Listeriosis: ban affects small percentage of exports

Wednesday, March 28, 2018

The recent Listeriosis outbreak in South Africa has led to several countries banning exports of affected products from SA. 

But according to Niki Kruger, the Chief Director for Trade Negotiations at the Department of Trade and Industry (dti), overall, the bans by the said countries represents a small percentage of South Africa’s overall exports. 

Kruger said this when appearing before the Joint Meeting of the Portfolio Committee on Agriculture, Forestry and Fisheries and the Portfolio Committee on Health on Wednesday on the Listeriosis outbreak and the recall of certain products. 

She said the outbreak has, in terms of exports tariffs, affected products classified under Chapter 16 – which is sausages (16:01) and processed and preserved meats (16:02). 

“The message overall is that there is a very small percentage of our exports that are affected currently. The biggest risk for us… is the impact in terms of the perception of South African exports in regard to this,” she said. 

Sausage exports affected by bans 

Kruger said over the past two years, when it comes to sausages, South Africa has been exporting products amounting to $18 million (R210 million) on average.   

SA’s top export destinations for sausages were Lesotho, Mozambique, Namibia, Swaziland, Botswana, Zambia and the Seychelles. 

“What we have been informed so far in terms of countries that have… put a ban on these products are Mozambique, Namibia, Botswana, Zambia, Seychelles, Malawi, Zimbabwe, Rwanda and Kenya. 

“If you look at in terms of the exports over the past two years, the value of the exports that has been affected is about $8 million (R100 million). 

“But if you look at our exports to the world in total… the… exports that have been affected is 0.01%. It is a very small percentage of our total exports.”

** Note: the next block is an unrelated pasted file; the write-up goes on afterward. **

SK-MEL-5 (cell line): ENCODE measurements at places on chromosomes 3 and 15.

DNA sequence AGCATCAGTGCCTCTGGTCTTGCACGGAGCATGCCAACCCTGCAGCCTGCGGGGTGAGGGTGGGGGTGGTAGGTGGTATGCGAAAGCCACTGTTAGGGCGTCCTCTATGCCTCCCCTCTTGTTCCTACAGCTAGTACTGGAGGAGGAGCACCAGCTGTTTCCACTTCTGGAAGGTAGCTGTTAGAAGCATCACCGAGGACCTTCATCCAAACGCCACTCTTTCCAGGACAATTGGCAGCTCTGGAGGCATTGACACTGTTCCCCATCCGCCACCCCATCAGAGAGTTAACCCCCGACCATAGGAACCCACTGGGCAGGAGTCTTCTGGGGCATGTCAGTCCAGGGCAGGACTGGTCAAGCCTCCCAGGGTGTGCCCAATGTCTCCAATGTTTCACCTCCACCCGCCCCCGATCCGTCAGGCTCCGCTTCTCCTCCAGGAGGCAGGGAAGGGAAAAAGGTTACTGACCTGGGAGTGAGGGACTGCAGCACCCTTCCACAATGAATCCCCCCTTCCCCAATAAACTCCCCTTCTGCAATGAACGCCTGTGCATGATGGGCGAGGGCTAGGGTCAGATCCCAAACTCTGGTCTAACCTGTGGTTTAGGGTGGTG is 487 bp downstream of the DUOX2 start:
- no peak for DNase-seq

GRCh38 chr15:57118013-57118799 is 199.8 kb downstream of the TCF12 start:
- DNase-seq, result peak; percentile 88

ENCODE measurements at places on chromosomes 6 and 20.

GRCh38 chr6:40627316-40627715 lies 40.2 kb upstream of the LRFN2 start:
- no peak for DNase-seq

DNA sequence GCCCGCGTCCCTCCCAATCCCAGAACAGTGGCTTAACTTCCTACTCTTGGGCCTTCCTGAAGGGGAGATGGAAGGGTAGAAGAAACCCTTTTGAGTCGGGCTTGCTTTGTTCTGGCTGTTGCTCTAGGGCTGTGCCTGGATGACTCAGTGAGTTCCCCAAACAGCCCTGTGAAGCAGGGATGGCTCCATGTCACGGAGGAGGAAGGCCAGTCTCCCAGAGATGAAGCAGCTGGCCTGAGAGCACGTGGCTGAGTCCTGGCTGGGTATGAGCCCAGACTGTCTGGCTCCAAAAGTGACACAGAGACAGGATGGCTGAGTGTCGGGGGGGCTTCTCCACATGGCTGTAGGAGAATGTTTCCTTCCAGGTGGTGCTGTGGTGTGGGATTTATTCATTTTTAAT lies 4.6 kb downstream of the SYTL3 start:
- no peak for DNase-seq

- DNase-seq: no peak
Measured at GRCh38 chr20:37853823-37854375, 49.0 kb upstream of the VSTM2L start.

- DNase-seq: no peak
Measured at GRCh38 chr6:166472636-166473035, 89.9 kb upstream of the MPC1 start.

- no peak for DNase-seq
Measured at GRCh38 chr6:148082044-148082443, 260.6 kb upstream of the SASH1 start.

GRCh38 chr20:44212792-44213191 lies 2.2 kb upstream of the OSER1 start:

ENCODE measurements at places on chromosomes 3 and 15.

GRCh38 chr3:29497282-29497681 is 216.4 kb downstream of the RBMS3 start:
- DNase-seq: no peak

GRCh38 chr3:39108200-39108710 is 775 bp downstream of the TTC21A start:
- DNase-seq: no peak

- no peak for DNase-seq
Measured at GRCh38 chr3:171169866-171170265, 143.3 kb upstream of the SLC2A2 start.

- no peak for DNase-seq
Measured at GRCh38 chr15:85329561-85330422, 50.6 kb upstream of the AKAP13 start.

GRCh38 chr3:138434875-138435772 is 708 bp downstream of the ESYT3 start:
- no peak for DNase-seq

How bans of polony, salami has affected exports 

Kruger said when it comes to prepared and preserved meats, SA’s total exports to the world has been about $45 million (R530 million). 

The country’s top export destinations has been Namibia, Lesotho, the United Arab Emirates, Swaziland, Botswana, Germany, United Kingdom and Mozambique. 

Kruger said the bans in this case amount to $70 million (R202 million). 

“What we also need to take into account is that the companies that have been implicated in this have on their own accord, according to the information we received, stopped the exports of these products until the situation is resolved.” 

Proposal to impose compulsory minimum standards on all exports 

Trade and Industry Minister Rob Davies said in light of the outbreak, there is a need to urgently look at imposing compulsory specifications before any product can be exported. 

He said no one should be permitted to produce anything which is below the standards of the National Regulator of Compulsory Specifications (NRCS). 

The Minister said the moment that Health Minister Dr Aaron Motsoaledi communicated information about the Listeriosis outbreak to him and the Minister of Agriculture, Forestry and Fisheries, they took a view that consumer health was the main priority. 

“We are deeply troubled that there are people in this country that suffered illness and death as a result of this unnecessary outbreak. The approach that we have taken throughout is that although this has an impact on trade and the development of agro-processing, we have placed priority on ensuring that there is food safety in our country.” –

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